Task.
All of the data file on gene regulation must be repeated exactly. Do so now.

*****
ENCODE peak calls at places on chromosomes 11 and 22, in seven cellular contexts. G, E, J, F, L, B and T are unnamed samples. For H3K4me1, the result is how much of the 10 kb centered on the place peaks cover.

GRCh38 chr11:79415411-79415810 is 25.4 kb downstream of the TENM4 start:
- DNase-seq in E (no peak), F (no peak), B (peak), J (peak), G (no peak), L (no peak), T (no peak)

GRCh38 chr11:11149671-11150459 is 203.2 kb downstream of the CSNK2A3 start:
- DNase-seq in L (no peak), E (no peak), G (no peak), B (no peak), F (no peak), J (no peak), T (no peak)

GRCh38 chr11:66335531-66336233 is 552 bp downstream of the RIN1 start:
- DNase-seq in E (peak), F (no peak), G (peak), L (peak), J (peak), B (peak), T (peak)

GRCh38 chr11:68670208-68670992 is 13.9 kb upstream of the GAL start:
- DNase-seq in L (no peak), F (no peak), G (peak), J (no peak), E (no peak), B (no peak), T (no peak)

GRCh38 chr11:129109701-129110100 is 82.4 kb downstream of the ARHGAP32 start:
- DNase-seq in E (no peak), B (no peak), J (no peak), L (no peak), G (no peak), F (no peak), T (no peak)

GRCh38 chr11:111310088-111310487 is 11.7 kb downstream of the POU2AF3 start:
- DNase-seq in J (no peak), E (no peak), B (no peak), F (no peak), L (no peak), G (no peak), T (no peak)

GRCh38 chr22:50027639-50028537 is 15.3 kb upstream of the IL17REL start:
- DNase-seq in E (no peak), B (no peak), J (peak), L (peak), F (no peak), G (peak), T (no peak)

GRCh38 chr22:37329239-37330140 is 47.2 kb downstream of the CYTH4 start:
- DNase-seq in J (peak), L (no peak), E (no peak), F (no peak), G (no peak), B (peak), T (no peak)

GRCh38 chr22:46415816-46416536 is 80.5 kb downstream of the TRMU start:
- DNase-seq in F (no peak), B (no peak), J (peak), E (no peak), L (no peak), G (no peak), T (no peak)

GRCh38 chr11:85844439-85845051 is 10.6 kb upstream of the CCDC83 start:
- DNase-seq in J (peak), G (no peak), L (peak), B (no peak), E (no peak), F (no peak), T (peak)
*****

ENCODE peak calls at places on chromosomes 11 and 22, in seven cellular contexts. G, E, J, F, L, B and T are unnamed samples. For H3K4me1, the result is how much of the 10 kb centered on the place peaks cover.

GRCh38 chr11:79415411-79415810 is 25.4 kb downstream of the TENM4 start:
- DNase-seq in E (no peak), F (no peak), B (peak), J (peak), G (no peak), L (no peak), T (no peak)

GRCh38 chr11:11149671-11150459 is 203.2 kb downstream of the CSNK2A3 start:
- DNase-seq in L (no peak), E (no peak), G (no peak), B (no peak), F (no peak), J (no peak), T (no peak)

GRCh38 chr11:66335531-66336233 is 552 bp downstream of the RIN1 start:
- DNase-seq in E (peak), F (no peak), G (peak), L (peak), J (peak), B (peak), T (peak)

GRCh38 chr11:68670208-68670992 is 13.9 kb upstream of the GAL start:
- DNase-seq in L (no peak), F (no peak), G (peak), J (no peak), E (no peak), B (no peak), T (no peak)

GRCh38 chr11:129109701-129110100 is 82.4 kb downstream of the ARHGAP32 start:
- DNase-seq in E (no peak), B (no peak), J (no peak), L (no peak), G (no peak), F (no peak), T (no peak)

GRCh38 chr11:111310088-111310487 is 11.7 kb downstream of the POU2AF3 start:
- DNase-seq in J (no peak), E (no peak), B (no peak), F (no peak), L (no peak), G (no peak), T (no peak)

GRCh38 chr22:50027639-50028537 is 15.3 kb upstream of the IL17REL start:
- DNase-seq in E (no peak), B (no peak), J (peak), L (peak), F (no peak), G (peak), T (no peak)

GRCh38 chr22:37329239-37330140 is 47.2 kb downstream of the CYTH4 start:
- DNase-seq in J (peak), L (no peak), E (no peak), F (no peak), G (no peak), B (peak), T (no peak)

GRCh38 chr22:46415816-46416536 is 80.5 kb downstream of the TRMU start:
- DNase-seq in F (no peak), B (no peak), J (peak), E (no peak), L (no peak), G (no peak), T (no peak)

GRCh38 chr11:85844439-85845051 is 10.6 kb upstream of the CCDC83 start:
- DNase-seq in J (peak), G (no peak), L (peak), B (no peak), E (no peak), F (no peak), T (peak)